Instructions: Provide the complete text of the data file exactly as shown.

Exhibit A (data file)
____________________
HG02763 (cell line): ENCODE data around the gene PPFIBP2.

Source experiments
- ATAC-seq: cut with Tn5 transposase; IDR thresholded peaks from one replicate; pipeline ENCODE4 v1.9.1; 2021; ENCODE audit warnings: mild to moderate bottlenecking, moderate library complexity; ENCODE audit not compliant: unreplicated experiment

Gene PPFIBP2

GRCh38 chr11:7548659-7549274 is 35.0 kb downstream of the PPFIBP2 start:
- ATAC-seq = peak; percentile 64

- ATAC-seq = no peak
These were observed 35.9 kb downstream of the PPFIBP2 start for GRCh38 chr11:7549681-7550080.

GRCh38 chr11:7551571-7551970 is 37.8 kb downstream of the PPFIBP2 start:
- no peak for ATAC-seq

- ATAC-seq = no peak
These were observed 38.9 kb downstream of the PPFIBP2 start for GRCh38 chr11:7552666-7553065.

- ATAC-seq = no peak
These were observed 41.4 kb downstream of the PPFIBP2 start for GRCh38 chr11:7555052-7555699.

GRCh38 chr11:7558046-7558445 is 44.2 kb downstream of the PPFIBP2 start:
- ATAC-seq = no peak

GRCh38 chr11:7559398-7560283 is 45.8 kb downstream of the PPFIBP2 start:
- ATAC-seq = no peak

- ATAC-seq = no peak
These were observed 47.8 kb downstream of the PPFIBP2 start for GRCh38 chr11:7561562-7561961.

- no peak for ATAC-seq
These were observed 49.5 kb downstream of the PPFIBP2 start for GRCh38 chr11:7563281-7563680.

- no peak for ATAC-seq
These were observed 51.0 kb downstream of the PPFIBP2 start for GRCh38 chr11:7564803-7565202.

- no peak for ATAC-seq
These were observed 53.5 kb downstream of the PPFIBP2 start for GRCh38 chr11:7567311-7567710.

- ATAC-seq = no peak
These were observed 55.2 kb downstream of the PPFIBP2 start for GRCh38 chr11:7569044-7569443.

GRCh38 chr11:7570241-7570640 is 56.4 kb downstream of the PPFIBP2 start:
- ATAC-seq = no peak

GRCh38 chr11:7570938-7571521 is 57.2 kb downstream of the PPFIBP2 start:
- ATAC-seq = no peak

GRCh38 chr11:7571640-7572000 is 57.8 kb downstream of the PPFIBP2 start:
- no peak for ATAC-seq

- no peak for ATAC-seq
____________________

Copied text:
HG02763 (cell line): ENCODE data around the gene PPFIBP2.

Source experiments
- ATAC-seq: cut with Tn5 transposase; IDR thresholded peaks from one replicate; pipeline ENCODE4 v1.9.1; 2021; ENCODE audit warnings: mild to moderate bottlenecking, moderate library complexity; ENCODE audit not compliant: unreplicated experiment

Gene PPFIBP2

GRCh38 chr11:7548659-7549274 is 35.0 kb downstream of the PPFIBP2 start:
- ATAC-seq = peak; percentile 64

- ATAC-seq = no peak
These were observed 35.9 kb downstream of the PPFIBP2 start for GRCh38 chr11:7549681-7550080.

GRCh38 chr11:7551571-7551970 is 37.8 kb downstream of the PPFIBP2 start:
- no peak for ATAC-seq

- ATAC-seq = no peak
These were observed 38.9 kb downstream of the PPFIBP2 start for GRCh38 chr11:7552666-7553065.

- ATAC-seq = no peak
These were observed 41.4 kb downstream of the PPFIBP2 start for GRCh38 chr11:7555052-7555699.

GRCh38 chr11:7558046-7558445 is 44.2 kb downstream of the PPFIBP2 start:
- ATAC-seq = no peak

GRCh38 chr11:7559398-7560283 is 45.8 kb downstream of the PPFIBP2 start:
- ATAC-seq = no peak

- ATAC-seq = no peak
These were observed 47.8 kb downstream of the PPFIBP2 start for GRCh38 chr11:7561562-7561961.

- no peak for ATAC-seq
These were observed 49.5 kb downstream of the PPFIBP2 start for GRCh38 chr11:7563281-7563680.

- no peak for ATAC-seq
These were observed 51.0 kb downstream of the PPFIBP2 start for GRCh38 chr11:7564803-7565202.

- no peak for ATAC-seq
These were observed 53.5 kb downstream of the PPFIBP2 start for GRCh38 chr11:7567311-7567710.

- ATAC-seq = no peak
These were observed 55.2 kb downstream of the PPFIBP2 start for GRCh38 chr11:7569044-7569443.

GRCh38 chr11:7570241-7570640 is 56.4 kb downstream of the PPFIBP2 start:
- ATAC-seq = no peak

GRCh38 chr11:7570938-7571521 is 57.2 kb downstream of the PPFIBP2 start:
- ATAC-seq = no peak

GRCh38 chr11:7571640-7572000 is 57.8 kb downstream of the PPFIBP2 start:
- no peak for ATAC-seq

- no peak for ATAC-seq